The film runs the risk of being viewed by people who aren't emotionally mature enough to realise the consequences of what they're seeing. How long before it's being bluetoothed around schools by mobile toting kids?

You say that "its important that in the interests of fairness, the true footage is made available." Would you have mainstream broadcasters like ITV News, Sky and the BBC show it in its entirity? After all they've shown enough of the government's version.

And what do we know of the motives of whoever made the film? I suspect it's more likely to have been recorded and released by one of Saddam's taunters than by a citizen journalist desperate to disprove the solemnity of the officially sanctioned record.

I agree with you that Saddam should not have been killed, but disagree with you about the video.

Paul Hurst said...

Thats fine and thanks again for your comments.

This is a very interesting topic. I do wonder what would happen if our news providers did provide more 'realistic' footage. Maybe we'd just become even more de-sensitised than we already are?

Anonymous said...

All the comments here seem fair and both points are put across well.

However, I would have to agree with Paul. It is important we see the reality of these things and not something that has been made to look humane and in control when really it is the complete opposite taking place. No-one has to click on the link if they dont wish to - its a matter of conscience and curiosity. People who choose to look with ulterior motives can do so through a number of links on the internet, not just this blog.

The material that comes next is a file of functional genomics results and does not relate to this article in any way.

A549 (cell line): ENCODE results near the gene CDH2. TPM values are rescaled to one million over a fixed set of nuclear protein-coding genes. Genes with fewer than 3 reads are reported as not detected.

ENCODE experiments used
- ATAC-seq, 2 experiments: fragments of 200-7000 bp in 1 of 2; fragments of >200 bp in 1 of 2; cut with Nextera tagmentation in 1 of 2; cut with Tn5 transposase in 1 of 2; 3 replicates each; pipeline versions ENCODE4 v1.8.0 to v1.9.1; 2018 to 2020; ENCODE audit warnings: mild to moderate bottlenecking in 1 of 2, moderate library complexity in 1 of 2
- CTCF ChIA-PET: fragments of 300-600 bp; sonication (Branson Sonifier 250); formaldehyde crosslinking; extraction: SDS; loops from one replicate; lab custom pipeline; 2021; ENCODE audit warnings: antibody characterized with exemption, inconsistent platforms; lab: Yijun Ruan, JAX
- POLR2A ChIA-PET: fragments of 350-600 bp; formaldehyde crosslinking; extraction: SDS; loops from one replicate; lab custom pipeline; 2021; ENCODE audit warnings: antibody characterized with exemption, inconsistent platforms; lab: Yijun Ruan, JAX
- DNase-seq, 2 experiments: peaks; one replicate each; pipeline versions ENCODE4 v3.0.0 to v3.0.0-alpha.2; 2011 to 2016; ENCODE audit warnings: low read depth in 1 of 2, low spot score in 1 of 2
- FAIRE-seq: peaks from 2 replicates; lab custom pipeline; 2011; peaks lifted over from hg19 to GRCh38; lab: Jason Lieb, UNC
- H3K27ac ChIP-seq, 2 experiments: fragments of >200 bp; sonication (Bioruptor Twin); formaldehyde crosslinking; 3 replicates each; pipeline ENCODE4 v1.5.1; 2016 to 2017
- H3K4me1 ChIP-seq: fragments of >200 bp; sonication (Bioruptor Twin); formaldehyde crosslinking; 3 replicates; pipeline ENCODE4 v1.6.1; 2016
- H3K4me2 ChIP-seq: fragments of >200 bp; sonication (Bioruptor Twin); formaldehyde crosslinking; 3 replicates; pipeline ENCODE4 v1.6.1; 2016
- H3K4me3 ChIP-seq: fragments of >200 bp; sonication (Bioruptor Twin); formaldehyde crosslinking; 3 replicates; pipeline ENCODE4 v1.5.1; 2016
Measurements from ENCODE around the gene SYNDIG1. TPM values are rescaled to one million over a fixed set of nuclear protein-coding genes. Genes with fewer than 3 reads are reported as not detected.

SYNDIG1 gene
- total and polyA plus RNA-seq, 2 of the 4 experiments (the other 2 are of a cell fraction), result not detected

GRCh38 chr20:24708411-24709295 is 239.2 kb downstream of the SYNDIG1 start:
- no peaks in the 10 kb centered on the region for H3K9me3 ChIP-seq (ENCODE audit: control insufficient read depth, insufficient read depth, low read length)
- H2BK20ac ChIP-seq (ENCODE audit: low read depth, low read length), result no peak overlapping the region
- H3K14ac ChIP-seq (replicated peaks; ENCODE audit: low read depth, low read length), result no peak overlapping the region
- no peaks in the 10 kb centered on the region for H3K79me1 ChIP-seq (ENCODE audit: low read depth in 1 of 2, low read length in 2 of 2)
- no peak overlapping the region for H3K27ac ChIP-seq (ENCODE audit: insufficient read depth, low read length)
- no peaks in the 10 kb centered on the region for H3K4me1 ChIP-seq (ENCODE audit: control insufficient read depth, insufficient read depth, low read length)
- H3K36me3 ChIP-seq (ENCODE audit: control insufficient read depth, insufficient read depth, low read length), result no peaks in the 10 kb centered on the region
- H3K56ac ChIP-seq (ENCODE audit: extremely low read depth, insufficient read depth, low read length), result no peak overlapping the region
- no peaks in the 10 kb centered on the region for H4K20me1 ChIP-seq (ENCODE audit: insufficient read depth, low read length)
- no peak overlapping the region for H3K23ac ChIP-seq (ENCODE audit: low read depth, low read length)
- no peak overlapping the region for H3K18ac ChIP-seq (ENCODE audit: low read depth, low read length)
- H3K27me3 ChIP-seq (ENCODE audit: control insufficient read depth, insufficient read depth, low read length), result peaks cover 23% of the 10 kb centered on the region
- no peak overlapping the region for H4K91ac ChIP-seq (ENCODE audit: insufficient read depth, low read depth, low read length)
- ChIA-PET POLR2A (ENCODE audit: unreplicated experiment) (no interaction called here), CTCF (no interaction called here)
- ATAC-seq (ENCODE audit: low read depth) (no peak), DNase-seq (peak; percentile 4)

It is intended to make people think more deeply and sensitively and not so through rose tainted glasses. Im sure, James, that you are not the only person with these feelings but I am also sure that this blog would not have been intended to upset or offend anyone.

The link is there. You dont have to click.

Paul Hurst said...

Hmmm... To post or not to post... That seems to be the question.

James said...

Have you seen this on the BBC Editors Blog?

Craig Oliver, Editor of the Ten O'Clock News, on using technology in newsgathering.

Paul Hurst said...

looks like he practically copied some of what I said there...

I do think this is the wider issue at hand. Its so easy to get bogged down with one story such as Saddam, however the repercussions of these incidents often have much more, wide reaching consequences.

Citizen journalism is no bad thing in my opinion. We all become embedded reporters in our communities and into the events which we find ourselves in.

Paul Hurst said...

thanks for the link too. I have made mention of this post on that blog.